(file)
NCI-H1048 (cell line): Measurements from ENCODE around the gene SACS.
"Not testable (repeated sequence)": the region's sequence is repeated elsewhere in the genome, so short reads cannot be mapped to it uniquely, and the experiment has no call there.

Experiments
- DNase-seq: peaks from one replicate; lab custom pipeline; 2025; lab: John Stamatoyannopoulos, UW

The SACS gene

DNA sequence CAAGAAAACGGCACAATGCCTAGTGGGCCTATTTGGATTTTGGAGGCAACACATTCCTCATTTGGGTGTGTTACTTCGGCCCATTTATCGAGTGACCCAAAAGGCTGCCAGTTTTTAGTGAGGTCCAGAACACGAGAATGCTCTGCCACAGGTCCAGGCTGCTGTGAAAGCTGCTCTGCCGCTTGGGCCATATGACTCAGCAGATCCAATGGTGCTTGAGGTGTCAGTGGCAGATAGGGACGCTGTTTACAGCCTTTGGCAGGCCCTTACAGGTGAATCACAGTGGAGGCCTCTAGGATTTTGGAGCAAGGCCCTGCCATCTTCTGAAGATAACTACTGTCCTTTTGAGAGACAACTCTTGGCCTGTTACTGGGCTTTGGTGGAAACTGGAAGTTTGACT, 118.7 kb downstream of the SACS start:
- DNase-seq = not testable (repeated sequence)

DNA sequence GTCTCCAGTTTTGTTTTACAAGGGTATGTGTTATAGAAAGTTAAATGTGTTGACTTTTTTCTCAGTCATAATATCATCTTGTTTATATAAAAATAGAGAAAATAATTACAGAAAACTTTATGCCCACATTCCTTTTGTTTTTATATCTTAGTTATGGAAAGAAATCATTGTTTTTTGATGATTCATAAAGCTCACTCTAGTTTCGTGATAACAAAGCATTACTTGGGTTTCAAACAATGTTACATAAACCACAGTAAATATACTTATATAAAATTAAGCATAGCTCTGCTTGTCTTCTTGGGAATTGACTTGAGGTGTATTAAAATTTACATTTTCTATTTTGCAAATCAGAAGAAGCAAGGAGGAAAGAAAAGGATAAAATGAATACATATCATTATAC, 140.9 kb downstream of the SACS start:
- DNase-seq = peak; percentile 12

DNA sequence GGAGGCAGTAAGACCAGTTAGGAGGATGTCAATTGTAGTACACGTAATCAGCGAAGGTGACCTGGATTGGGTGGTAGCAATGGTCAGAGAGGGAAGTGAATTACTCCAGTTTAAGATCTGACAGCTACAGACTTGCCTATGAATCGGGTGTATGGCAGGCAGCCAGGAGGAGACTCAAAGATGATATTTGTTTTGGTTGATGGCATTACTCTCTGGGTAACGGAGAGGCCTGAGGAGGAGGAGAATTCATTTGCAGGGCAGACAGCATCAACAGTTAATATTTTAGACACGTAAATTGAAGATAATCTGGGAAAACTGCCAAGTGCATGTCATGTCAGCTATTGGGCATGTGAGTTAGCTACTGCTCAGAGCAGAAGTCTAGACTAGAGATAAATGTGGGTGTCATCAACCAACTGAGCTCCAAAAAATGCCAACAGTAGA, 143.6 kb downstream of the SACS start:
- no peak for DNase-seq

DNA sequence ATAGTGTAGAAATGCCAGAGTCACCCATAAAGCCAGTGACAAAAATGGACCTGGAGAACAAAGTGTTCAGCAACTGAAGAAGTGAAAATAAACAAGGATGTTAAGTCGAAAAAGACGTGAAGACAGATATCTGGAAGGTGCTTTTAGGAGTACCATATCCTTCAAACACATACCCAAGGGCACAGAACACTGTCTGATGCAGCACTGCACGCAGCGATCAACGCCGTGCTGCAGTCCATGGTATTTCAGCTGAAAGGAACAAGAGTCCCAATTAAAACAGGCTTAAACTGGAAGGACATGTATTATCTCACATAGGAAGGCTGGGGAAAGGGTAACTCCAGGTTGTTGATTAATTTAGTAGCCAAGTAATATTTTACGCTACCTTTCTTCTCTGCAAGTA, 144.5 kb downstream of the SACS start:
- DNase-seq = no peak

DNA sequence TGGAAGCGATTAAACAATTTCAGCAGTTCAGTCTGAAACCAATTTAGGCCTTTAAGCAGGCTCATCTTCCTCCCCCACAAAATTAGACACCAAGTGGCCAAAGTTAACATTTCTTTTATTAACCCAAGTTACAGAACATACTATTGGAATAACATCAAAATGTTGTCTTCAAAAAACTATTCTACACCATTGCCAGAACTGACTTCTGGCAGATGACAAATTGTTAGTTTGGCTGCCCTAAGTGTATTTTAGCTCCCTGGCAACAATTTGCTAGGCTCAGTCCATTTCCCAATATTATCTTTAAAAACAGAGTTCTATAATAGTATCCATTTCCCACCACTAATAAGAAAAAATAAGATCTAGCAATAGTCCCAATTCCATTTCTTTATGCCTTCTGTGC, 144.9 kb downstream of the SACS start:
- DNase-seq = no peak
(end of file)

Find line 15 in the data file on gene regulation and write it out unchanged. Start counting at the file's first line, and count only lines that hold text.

- DNase-seq = no peak